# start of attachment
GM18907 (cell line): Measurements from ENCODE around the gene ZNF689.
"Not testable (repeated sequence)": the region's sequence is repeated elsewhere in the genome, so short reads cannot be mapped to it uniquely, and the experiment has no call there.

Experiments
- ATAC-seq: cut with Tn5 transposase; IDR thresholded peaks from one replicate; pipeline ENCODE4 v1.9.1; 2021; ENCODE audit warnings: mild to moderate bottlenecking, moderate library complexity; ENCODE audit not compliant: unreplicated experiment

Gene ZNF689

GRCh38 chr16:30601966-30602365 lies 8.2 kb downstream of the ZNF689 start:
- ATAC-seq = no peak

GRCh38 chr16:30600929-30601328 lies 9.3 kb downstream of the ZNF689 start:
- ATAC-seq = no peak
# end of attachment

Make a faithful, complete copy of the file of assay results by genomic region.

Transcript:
GM18907 (cell line): Measurements from ENCODE around the gene ZNF689.
"Not testable (repeated sequence)": the region's sequence is repeated elsewhere in the genome, so short reads cannot be mapped to it uniquely, and the experiment has no call there.

Experiments
- ATAC-seq: cut with Tn5 transposase; IDR thresholded peaks from one replicate; pipeline ENCODE4 v1.9.1; 2021; ENCODE audit warnings: mild to moderate bottlenecking, moderate library complexity; ENCODE audit not compliant: unreplicated experiment

Gene ZNF689

GRCh38 chr16:30601966-30602365 lies 8.2 kb downstream of the ZNF689 start:
- ATAC-seq = no peak

GRCh38 chr16:30600929-30601328 lies 9.3 kb downstream of the ZNF689 start:
- ATAC-seq = no peak